President’s Program Prioritization progress report released

ppppr-coverAfter more than two years of preparation, examination and evaluation, the NIU campus community received status reports on Program Prioritization that begin to map out changes resulting from the process.

The reports were posted on the university’s Program Prioritization website Monday.

A report from President Doug Baker covers recommendations from the Program Prioritization Administrative Task Force, while Executive Vice President and Provost Lisa Freeman addresses recommendations from the Program Prioritization Academic Task Force.

The report from Baker recaps each of the 236 administrative programs reviewed and states whether or not he agrees or disagrees with the recommendation. Where appropriate it discusses next steps. In some instances, the report will discuss actions already taken. For instance, it recaps the creation of the Financial Aid and Scholarship Office, an idea that the president endorsed and all involved supported, so it was pursued without delay.

His report also explains which programs have been set aside for “complex conversations.” In those instances, it was determined that decisions could potentially be applied across multiple programs, colleges or divisions, and more time was needed to ensure that all of the issues were explored in appropriate depth. In each of those cases, Monday’s update provided a deadline for when a report on those conversations is due.

Freeman’s report recaps and comments upon recommendations made regarding academic programs. Particular attention is paid to ways that programs within Academic Affairs might cooperate with other divisions to strengthen academic priorities.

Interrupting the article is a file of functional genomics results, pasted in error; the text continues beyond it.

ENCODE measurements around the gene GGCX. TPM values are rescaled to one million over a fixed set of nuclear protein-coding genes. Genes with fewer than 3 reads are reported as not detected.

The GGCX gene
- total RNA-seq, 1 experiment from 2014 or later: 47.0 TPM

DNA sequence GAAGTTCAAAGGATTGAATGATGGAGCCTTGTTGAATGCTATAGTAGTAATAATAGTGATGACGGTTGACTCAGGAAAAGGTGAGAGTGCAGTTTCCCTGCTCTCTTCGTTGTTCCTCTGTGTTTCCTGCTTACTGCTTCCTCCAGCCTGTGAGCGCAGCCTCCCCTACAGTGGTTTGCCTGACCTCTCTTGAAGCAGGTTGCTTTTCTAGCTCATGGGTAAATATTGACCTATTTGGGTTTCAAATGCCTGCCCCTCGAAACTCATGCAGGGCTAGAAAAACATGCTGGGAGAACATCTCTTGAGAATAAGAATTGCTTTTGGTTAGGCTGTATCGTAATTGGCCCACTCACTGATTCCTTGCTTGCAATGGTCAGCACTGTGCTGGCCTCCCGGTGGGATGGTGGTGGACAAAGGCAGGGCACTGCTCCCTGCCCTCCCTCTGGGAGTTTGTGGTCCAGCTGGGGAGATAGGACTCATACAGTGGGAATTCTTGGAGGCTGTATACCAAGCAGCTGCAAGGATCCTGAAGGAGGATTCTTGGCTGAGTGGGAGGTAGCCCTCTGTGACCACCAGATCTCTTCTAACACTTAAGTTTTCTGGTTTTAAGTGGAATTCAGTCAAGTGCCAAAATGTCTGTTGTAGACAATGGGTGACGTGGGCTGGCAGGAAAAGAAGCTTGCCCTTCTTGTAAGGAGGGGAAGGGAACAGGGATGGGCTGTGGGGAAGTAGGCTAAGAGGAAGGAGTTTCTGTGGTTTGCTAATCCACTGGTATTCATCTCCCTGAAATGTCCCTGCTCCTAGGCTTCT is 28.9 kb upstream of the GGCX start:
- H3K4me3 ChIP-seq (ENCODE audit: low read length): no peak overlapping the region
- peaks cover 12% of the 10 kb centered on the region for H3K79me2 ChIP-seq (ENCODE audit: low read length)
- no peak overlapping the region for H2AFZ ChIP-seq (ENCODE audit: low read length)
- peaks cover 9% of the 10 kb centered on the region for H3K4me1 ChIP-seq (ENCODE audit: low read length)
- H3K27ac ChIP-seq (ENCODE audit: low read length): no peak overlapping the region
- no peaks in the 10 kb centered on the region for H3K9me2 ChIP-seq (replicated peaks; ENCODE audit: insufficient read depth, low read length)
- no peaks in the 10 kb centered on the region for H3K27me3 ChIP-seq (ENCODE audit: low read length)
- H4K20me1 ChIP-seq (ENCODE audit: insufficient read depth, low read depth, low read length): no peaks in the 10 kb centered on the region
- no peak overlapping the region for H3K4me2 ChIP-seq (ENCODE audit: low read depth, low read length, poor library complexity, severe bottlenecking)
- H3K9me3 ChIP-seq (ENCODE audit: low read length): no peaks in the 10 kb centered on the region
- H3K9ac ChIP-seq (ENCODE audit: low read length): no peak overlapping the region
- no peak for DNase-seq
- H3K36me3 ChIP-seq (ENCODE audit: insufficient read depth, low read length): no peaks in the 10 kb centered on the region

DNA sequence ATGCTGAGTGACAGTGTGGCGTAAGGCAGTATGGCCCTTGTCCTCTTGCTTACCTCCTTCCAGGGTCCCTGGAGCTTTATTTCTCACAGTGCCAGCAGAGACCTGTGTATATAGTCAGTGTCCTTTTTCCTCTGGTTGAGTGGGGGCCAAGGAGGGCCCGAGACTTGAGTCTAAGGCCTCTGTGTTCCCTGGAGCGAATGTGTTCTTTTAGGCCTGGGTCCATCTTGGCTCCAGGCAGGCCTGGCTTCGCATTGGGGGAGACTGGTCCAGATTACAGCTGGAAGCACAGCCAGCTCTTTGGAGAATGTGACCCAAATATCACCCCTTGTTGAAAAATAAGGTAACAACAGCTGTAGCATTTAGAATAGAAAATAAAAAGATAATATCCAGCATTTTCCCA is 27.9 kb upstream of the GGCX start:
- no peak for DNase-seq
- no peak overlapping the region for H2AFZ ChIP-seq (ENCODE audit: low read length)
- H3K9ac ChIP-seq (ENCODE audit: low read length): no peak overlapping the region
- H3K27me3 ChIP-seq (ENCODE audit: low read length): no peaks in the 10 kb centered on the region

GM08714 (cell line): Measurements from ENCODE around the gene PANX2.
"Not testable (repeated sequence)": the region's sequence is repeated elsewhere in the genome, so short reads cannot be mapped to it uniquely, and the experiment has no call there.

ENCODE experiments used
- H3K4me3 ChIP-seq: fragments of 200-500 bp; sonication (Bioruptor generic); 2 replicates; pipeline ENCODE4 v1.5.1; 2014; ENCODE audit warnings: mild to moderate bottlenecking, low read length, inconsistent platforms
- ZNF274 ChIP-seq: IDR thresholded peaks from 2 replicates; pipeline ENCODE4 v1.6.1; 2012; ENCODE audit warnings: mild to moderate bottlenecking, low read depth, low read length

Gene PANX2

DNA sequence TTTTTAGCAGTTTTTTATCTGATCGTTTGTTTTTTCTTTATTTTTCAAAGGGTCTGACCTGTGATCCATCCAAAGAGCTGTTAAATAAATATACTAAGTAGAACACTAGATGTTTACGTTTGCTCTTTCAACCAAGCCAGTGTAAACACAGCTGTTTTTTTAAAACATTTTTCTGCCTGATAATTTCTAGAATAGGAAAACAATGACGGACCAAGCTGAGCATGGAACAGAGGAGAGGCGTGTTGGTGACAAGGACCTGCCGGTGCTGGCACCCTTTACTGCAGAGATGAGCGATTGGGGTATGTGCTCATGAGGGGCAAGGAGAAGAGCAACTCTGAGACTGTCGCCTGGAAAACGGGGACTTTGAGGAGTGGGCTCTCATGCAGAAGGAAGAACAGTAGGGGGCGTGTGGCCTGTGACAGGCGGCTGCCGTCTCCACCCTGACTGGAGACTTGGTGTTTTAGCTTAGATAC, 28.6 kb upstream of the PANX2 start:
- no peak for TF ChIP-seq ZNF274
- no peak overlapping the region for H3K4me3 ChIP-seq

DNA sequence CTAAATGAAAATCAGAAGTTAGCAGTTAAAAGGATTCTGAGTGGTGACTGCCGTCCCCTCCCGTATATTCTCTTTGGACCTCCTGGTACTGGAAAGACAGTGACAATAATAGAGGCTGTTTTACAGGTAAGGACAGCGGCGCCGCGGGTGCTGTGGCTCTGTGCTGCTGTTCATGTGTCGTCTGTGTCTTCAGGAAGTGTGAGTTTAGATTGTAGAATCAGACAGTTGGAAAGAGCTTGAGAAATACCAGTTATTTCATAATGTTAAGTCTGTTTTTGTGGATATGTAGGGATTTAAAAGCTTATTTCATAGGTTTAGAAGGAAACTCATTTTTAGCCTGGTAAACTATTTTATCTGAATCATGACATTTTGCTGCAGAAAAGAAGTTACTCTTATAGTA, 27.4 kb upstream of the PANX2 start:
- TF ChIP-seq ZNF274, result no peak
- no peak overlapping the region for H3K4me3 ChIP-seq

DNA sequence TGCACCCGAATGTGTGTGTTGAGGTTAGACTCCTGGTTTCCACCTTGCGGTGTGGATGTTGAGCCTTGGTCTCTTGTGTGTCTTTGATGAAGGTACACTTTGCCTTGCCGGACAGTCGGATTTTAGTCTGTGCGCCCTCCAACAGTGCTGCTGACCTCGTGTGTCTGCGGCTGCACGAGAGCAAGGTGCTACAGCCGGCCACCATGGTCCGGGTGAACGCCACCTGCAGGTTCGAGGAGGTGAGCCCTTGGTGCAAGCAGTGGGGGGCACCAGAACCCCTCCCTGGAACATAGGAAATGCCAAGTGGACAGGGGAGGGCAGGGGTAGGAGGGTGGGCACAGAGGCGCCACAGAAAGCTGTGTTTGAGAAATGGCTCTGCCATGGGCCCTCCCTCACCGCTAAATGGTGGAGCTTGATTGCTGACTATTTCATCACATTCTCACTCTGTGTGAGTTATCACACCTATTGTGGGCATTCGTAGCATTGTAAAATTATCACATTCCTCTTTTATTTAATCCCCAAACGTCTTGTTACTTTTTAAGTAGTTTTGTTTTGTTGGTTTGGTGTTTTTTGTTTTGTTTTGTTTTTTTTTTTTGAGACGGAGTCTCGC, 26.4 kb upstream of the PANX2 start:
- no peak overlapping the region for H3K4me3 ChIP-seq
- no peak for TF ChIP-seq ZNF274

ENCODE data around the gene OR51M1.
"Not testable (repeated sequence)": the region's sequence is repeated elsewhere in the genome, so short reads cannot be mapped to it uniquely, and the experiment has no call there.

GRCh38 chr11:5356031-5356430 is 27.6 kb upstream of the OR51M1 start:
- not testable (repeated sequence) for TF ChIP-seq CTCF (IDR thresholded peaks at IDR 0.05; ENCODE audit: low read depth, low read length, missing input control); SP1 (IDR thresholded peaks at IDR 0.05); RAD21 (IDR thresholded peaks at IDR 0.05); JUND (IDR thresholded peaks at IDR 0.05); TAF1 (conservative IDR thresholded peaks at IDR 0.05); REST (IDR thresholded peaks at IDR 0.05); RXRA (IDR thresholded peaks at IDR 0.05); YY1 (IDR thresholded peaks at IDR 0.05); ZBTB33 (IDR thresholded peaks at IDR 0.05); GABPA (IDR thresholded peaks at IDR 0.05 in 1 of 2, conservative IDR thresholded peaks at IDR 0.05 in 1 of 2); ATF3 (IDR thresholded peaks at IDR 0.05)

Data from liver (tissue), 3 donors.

Unlike the report regarding administrative programs, Freeman’s report contains few final decisions.

“Because recommendations by the task force would directly affect curriculum they must go through our standard curricular process and shared governance,” Freeman explained. “That is the only way that programs can be created or eliminated, and Program Prioritization does not change that.”

That is not to say, however, that recommendations from the Academic Task Force have not already had an impact. In some cases, academic units agreed with suggested changes and pursued them without waiting for the final report. For instance, the College of Engineering and Engineering Technology voluntarily eliminated several undersubscribed minors within its Technology program, working through the existing channels to do so. Similarly, a new master’s in accountancy is working its way through the curricular process as a result of recommendations from the task force.

Both reports shine a light the tremendous efforts that have been undertaken all across campus since the task forces issued their reports in early May.

“This process is helping us to reshape the institution by aligning our budget with our mission,” Baker said. “An enormous amount of work has gone into this effort over the last two-plus years. While some things will take years to implement, this report will demonstrate that we are off to a great start.”

A final President’s Report is due in May 2017, but the process will continue to guide decision making on campus for years to come.

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